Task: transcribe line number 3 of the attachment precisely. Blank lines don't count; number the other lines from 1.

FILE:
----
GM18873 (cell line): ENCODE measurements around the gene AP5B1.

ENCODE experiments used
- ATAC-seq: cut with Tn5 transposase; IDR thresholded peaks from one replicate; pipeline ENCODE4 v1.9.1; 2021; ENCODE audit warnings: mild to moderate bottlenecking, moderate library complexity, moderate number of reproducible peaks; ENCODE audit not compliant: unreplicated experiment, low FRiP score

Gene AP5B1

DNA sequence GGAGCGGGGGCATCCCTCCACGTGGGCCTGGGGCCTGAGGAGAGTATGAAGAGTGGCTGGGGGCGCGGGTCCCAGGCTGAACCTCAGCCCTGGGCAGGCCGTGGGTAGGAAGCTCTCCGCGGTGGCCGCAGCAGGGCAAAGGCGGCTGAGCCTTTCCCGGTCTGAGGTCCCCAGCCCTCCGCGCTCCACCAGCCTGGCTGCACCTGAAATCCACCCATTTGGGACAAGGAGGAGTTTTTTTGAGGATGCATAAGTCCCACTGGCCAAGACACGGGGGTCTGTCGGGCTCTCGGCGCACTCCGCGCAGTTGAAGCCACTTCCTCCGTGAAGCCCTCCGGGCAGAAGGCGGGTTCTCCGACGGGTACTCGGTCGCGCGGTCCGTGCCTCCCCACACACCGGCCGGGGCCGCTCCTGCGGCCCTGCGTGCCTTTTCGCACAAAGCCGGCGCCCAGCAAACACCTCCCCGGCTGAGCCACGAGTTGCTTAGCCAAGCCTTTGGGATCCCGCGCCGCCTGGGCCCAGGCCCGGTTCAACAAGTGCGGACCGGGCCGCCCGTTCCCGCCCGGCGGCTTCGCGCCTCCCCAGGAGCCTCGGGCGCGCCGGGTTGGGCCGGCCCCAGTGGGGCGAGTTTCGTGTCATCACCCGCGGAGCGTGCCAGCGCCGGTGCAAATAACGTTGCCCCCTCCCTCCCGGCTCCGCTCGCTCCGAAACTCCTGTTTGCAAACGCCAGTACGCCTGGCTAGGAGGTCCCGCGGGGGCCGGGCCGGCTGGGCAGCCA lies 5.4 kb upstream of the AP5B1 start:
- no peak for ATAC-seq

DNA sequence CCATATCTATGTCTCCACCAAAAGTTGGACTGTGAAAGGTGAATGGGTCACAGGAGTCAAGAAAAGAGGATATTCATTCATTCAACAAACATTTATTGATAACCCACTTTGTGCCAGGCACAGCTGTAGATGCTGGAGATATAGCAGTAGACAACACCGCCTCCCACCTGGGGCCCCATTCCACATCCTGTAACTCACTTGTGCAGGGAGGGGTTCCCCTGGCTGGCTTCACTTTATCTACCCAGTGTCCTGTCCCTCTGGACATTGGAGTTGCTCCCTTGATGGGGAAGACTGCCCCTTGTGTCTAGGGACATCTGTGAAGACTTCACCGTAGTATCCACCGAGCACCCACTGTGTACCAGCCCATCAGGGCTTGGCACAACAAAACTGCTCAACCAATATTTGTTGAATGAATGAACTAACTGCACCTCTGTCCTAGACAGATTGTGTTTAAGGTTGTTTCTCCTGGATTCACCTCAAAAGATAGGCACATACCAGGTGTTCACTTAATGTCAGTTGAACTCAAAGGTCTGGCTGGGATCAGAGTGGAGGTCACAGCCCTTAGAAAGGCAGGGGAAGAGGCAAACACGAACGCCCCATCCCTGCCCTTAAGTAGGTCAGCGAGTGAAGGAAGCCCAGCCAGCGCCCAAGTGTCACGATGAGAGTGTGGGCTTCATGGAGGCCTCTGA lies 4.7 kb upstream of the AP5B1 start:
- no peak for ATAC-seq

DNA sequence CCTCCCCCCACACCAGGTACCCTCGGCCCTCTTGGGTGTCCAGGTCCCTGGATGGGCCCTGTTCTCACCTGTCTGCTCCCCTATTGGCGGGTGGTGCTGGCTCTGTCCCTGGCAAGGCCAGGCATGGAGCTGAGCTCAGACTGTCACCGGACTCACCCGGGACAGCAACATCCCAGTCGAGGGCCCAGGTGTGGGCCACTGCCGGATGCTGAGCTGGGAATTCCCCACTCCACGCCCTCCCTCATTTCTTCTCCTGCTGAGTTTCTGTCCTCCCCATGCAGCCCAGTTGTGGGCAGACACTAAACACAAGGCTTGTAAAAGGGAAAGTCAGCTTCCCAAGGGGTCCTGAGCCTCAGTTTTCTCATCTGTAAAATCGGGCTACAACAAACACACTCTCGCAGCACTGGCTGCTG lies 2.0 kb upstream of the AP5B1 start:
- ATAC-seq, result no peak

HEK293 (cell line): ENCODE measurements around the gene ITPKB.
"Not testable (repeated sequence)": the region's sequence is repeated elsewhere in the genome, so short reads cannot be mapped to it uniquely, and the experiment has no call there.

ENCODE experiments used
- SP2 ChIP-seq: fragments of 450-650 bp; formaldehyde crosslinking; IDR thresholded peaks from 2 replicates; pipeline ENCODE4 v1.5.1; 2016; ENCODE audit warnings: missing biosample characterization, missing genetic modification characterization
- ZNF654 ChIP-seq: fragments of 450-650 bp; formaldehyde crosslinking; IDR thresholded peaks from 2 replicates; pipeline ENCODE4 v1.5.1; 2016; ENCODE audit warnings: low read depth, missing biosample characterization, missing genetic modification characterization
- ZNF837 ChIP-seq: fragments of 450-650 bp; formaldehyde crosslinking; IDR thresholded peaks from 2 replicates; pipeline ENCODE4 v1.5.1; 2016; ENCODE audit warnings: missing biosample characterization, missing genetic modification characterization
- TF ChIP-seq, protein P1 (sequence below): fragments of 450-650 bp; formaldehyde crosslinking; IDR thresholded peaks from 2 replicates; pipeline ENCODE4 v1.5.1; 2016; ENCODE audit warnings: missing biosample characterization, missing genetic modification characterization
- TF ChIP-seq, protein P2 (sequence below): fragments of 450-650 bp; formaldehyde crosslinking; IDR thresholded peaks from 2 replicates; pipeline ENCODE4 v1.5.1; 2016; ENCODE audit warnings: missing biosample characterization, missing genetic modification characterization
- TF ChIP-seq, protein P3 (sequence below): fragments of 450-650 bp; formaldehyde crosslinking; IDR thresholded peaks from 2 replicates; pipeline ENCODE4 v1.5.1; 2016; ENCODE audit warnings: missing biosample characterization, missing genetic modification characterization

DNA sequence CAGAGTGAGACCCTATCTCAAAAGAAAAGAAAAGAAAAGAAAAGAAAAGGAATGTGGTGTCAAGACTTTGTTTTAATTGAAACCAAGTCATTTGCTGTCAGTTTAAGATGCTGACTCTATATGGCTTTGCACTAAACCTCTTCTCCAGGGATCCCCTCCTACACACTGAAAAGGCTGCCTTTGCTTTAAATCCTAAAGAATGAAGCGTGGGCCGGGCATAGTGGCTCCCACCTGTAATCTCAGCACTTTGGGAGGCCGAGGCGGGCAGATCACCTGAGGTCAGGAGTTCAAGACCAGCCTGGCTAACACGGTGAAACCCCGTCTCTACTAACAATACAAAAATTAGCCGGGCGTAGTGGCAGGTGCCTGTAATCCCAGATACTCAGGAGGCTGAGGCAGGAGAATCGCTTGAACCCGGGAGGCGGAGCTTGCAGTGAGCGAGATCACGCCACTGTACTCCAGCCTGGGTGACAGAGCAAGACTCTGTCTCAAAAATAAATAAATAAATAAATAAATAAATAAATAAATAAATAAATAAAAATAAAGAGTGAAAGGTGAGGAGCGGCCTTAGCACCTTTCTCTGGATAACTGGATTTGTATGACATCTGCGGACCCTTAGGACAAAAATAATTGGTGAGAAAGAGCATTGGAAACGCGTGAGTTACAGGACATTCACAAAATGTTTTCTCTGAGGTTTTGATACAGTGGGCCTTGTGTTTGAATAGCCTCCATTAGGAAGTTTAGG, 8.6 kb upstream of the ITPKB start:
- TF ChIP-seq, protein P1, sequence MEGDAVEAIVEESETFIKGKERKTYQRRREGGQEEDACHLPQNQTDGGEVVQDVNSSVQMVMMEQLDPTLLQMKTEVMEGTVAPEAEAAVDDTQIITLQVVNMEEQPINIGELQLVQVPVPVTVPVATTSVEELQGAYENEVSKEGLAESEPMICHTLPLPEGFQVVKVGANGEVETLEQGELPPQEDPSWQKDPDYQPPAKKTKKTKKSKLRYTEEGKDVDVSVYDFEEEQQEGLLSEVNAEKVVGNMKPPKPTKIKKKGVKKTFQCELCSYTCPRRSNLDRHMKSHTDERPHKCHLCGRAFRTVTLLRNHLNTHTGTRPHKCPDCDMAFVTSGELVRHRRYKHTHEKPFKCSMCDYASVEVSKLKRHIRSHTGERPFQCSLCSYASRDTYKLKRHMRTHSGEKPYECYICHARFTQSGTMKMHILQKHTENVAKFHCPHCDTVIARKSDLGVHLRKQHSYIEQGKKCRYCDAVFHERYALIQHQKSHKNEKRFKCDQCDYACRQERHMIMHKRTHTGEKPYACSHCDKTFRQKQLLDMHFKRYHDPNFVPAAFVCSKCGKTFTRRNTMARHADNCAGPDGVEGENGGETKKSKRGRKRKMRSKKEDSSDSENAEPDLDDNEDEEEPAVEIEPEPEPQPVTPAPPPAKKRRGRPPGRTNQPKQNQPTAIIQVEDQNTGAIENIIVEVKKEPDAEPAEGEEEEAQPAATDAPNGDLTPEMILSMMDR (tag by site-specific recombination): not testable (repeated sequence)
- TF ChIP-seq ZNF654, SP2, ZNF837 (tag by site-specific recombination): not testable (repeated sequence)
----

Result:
- ATAC-seq: cut with Tn5 transposase; IDR thresholded peaks from one replicate; pipeline ENCODE4 v1.9.1; 2021; ENCODE audit warnings: mild to moderate bottlenecking, moderate library complexity, moderate number of reproducible peaks; ENCODE audit not compliant: unreplicated experiment, low FRiP score